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Japanese Tales of Mystery & Imagination by Edogawa Rampo (Tarō Hirai).

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Title: Japanese Tales of Mystery & Imagination.
Author: Edogawa Rampo (Tarō Hirai).
Genre: Literature, plays, humour, satire.
Country: France.
Language: French.
Publication Date: 1924, 1925, 1926, 1929, 1950 (this collection 1956).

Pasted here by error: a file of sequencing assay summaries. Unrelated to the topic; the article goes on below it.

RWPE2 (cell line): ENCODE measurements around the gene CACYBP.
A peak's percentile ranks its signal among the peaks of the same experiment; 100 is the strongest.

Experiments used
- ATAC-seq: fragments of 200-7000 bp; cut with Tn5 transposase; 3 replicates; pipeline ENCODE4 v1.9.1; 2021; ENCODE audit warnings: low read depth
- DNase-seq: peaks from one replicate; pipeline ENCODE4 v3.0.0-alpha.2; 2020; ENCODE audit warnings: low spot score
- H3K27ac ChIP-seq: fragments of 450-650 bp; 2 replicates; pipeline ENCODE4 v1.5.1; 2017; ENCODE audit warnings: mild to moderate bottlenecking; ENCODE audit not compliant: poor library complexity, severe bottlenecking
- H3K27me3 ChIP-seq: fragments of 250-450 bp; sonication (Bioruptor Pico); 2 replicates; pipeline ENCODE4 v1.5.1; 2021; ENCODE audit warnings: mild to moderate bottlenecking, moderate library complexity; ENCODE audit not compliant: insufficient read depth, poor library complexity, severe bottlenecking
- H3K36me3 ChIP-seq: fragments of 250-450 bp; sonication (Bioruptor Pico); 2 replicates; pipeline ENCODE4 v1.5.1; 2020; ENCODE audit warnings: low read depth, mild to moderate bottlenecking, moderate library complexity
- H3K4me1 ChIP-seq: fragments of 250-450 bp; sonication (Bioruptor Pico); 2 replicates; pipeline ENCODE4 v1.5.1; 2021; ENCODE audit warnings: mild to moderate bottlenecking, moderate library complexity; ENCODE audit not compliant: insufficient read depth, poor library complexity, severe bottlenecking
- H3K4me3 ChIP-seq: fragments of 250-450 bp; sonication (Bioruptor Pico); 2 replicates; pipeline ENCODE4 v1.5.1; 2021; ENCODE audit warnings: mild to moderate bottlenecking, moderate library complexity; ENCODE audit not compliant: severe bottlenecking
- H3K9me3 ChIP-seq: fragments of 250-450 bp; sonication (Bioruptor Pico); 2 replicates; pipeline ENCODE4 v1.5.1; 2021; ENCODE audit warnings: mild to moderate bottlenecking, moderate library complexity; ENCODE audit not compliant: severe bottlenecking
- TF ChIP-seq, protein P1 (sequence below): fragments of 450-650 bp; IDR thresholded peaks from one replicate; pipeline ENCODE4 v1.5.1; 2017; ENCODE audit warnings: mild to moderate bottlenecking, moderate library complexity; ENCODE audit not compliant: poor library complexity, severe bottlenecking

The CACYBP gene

Summary: This collection compiles 9 short stories by the author who is widely regarded as the father of Japanese mystery writing. In The Human Chair (1925), a man who initially hides inside a chair in order to rob a hotel begins to have a sexual fascination with the women who sit on him, until he irrevocably falls for one of them. In The Psychological Test (1925), Rampo's version of Sherlock Holmes, Kogoro Akechi, assists his friend, District Attorney Kasamori, when he comes across an intricately planned out and almost flawlessly executed robbery and murder, and conducts a word-association psychological test on the two suspects, which Akechi ingeniously re-interprets for his friend. The Caterpillar (1929) tells of a quadruple amputee who is also disfigured, deaf and mute after the war, and his wife, who selflessly and devotedly takes care of him, until her frustration, boredom and isolation begin to spill out in acts of disturbing cruelty and perversity. In The Cliff (1950), a young woman discusses with her new husband her recent self-defense murder of her husband, and begins to see that her new husband had much more to do with it than she ever realized. In The Hell of Mirrors (1926), a young man named Kan Tanuma develops an insane obsession with mirrors and optics, and begins experimenting with them until he creates a chamber of mirrors that challenges his very sanity. In The Twins: A Condemned Criminal's Confession to a Priest (1924), a death-row prisoner makes a confession of a crime he had never been charged with but that haunts him - killing his twin brother and successfully taking over his life. In The Red Chamber (1925), a secret society that gets together to tell horror stories listens to a new initiate's story, which is a chilling account of having discovered a way to kill almost a hundred people in completely untraceable ways. In Two Crippled Men (1924), an old man recounts to a fellow spa goer the spur of incidents of somnambulism during his college days, during which he is sure he has unconsciously taken a life, and is shocked when his companion offers an interpretation of the events that challenges everything the old man spent his whole life believing. In The Traveler With the Pasted Rag Picture (1929), a stranger with an uncannily live-looking rag-doll picture relates a story to a fellow traveler of how his brother had sought out and fallen in love with a girl in the picture.